Those baby blue tiles going from floor to ceiling in your guest bathroom have to go, but you aren’t sure how to afford the renovation. How can you afford to do home improvements when monthly bills take so much of your income?
You aren’t alone in this financial battle. According to the sixth annual Houzz & Home survey, homeowners cite funding and financing the project in the top five biggest renovation challenges. The No. 1 reason was staying on budget. The survey also showed a jump in credit card use to pay for renovations – 23 percent in 2016 versus 21 percent in 2015.
But you don’t have to go in deep debt to pay for home upgrades. There are plenty of ways to save big bucks during the renovations. Here are seven ways to do what you need without hurting your finances:
Save, save, save
If you have some time before a renovation needs to be done, then start putting away money every week in a separate savings account. You might want to even put it in automatically with a direct deposit from your check.
By doing this, you won’t even have a chance to spend the money before it gets into the bank. You can also start packing your own lunch, making your own coffee and cooking dinners instead of going out.
You will be surprised how much money you can accumulate quickly by simplifying your life and staying home more often.
Barter with others
While flipping her first house, realtor Bridget Gooch discovered that she didn’t have the skills to put in all the new doors in her house. So, she traded a simple deal: she would paint two rooms of a contractor’s house while he put in all new doors for her.
Gooch, a realtor at RE/MAX Elite Homes QC in Davenport, Iowa, had owned and operated an interior painting company before getting in real estate. She still paints many of her clients’ homes, too, before putting them up for sale.
“It only cost me a quick afternoon of painting to get something done that I didn’t know how to do,” she says. “I watch my budget like a hawk. I try to creatively save as much as possible.”
Use budget finds and refinishing companies
Gooch couldn’t find a new 60 inch vanity for the house she was flipping without spending $1,000 or more. However, she was able to pick a used one for $60.
“Somebody was upgrading from oak. It was just sitting in their garage,” she said.
To find these deals, sign up for local online garage sales, go to estate sales or flea markets, or second-hand renovation stores such as Habitat for Humanity’s ReStores.
Gooch hired a bathroom refinishing company for $75 to redo the vanity top to look like granite. She painted the wood herself, and now it looks brand new.
Find a reasonably priced contractor
If you can’t do the work yourself, you can find vendors to do the work for you. Many of these vendors do side jobs from their regular contracting jobs, which can be less expensive, Gooch says.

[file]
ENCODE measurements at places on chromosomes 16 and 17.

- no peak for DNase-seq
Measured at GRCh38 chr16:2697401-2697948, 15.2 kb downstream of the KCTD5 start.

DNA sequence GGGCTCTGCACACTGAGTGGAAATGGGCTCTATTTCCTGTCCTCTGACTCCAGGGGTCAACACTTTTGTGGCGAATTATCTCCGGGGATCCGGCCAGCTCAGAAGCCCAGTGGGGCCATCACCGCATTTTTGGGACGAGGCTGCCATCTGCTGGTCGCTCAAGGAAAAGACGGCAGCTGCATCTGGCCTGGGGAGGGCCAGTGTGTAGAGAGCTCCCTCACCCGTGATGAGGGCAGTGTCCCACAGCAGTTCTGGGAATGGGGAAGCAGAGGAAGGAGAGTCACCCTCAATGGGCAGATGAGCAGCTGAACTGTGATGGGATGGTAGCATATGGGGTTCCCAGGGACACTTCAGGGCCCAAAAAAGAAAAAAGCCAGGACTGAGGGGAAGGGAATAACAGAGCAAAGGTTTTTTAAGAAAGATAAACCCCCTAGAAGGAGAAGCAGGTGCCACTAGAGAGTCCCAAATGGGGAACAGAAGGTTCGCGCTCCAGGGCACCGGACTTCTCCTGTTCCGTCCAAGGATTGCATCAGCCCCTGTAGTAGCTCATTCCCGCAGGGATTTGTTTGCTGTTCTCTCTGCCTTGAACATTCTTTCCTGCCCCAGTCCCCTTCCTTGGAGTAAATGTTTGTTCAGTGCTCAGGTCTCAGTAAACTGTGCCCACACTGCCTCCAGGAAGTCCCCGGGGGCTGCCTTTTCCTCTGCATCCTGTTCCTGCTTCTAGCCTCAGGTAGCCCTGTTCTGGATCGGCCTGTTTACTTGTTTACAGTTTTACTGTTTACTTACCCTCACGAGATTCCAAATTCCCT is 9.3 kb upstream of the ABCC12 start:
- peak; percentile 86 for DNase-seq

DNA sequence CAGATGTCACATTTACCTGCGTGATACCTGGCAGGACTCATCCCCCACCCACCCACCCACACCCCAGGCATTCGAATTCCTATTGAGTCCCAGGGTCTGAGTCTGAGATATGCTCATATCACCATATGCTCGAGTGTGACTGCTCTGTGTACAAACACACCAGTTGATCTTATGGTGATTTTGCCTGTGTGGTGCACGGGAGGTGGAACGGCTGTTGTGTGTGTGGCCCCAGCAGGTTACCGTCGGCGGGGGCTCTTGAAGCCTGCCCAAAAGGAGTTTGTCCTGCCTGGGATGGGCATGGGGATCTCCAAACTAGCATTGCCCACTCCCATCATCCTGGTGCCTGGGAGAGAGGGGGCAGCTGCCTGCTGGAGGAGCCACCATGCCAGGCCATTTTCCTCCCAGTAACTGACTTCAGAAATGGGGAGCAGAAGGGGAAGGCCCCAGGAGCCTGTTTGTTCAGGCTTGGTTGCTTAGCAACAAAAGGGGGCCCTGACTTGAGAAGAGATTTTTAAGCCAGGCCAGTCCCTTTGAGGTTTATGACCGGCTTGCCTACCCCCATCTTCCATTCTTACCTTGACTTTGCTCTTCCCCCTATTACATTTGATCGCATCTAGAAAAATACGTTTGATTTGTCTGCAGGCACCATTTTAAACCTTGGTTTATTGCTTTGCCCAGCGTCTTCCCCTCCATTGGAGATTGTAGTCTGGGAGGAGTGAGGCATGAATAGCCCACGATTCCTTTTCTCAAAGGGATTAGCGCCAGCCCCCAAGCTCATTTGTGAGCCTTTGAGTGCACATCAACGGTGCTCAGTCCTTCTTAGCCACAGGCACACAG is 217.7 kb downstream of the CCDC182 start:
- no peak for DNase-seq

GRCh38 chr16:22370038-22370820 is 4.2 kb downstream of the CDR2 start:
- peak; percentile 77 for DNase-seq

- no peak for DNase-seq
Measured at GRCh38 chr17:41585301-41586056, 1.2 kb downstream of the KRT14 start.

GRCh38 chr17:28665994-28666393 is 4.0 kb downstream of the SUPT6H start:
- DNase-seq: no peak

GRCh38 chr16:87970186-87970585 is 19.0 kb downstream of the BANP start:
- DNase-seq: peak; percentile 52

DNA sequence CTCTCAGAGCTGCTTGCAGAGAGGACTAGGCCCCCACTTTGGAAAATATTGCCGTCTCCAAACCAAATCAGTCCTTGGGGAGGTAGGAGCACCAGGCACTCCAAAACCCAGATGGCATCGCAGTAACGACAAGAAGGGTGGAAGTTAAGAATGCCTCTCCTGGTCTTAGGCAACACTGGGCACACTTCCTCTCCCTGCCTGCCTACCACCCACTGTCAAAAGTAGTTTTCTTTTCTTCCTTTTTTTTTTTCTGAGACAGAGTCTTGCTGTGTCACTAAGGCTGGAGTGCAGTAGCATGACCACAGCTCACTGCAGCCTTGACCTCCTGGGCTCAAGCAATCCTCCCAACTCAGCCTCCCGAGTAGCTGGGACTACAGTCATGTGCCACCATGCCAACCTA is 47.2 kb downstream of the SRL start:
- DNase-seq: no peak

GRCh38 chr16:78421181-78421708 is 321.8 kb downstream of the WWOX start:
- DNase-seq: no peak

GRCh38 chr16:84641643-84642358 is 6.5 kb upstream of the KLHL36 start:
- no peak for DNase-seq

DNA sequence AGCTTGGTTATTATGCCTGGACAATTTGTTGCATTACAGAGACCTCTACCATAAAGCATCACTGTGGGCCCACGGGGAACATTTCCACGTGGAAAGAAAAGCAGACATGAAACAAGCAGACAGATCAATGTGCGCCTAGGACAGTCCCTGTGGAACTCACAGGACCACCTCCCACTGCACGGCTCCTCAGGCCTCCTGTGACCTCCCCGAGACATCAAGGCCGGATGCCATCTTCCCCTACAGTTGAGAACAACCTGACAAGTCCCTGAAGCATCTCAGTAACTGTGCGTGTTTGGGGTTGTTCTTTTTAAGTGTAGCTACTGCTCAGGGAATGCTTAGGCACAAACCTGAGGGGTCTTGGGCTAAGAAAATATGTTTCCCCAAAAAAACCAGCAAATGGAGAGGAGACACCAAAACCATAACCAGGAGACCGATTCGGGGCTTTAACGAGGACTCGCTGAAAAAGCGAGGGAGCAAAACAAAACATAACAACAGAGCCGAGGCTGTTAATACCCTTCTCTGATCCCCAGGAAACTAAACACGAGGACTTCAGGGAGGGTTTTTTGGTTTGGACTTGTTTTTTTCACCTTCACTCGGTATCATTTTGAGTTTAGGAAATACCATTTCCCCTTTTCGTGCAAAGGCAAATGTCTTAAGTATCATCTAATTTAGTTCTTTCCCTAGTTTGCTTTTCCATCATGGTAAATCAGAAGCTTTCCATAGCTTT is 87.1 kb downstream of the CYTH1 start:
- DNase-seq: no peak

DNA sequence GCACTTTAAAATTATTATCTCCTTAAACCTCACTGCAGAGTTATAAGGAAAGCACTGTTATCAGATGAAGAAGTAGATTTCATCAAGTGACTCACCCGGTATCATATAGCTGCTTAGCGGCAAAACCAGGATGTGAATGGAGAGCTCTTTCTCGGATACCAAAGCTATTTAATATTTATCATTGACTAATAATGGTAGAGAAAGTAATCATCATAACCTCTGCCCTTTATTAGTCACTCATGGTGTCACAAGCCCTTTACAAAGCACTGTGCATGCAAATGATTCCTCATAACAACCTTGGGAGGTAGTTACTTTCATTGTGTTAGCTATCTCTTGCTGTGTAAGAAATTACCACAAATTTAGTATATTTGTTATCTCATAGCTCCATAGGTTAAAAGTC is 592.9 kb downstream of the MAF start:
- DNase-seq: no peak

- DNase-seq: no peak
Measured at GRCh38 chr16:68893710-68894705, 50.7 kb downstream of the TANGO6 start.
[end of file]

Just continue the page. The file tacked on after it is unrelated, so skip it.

“Reach out to a real estate office for their suggestions of contractors. They know a lot of them,” Gooch says.
She also suggests going to the big box stores such as Home Depot, Lowe’s and Menard’s. They have preferred contractor lists, so make sure to get a full estimate list of what it will cost and try to get at least three bids from different contractors.
“If you just go to the store, tell them you need help with a certain project. They will give you a list of recommended contractors,” she said.
Do prep work yourself
You can reduce your contractor’s fees by doing some of the dirty work yourself. If your bathroom tile needs to be removed, go online or buy a book and figure out how to do it yourself without tearing up the drywall.
If the carpet needs to be removed before your new wood floor will be put down, then do it yourself. It can be time-consuming, but it’s better than paying someone hundreds of dollars to do it.
If you need to paint, a gallon is usually only $25 along with purchasing a few rollers and paint brushes.
“Painting and flooring will be your biggest bang for your buck. Hiring a painter can be expensive,” Gooch says. “Putting a nice coat of white trim makes everything look better. Everyone wants white trim these days.”
Pick budget-friendly materials
If you do need to buy materials for a kitchen remodel, buy something that isn’t crazy expensive. When it comes to countertops, granite and quartz resist stains and stand up to abrasion and heat.
Installing these workhorses in the average kitchen could save between $500 and $1,000 over higher-end marble or soapstone. But laminate has become a much more popular choice these days with lots of styles, including some that look just like quartz and granite.
Consumer Reports says to pass on trendy design touches such as a waterfall edge, which wraps the exposed side of a cabinet. The materials alone for this one element can run $1,000. And if you just have your heart set on marble, then splurge on a single slab for the island and use complementary laminate to cover the remaining countertops.
Gooch says that if you are remodeling to sell your home, you can spend $1,000 on paint and other necessities that will easily give you back $5,000 to $10,000 in the sale.
“Nobody wants to do improvements when they move into a home. Times are changing. People used to want to put sweat equity,” Gooch says. “Not now. Every single buyer that comes to me wants move-in ready. They don’t want to get their hands dirty.”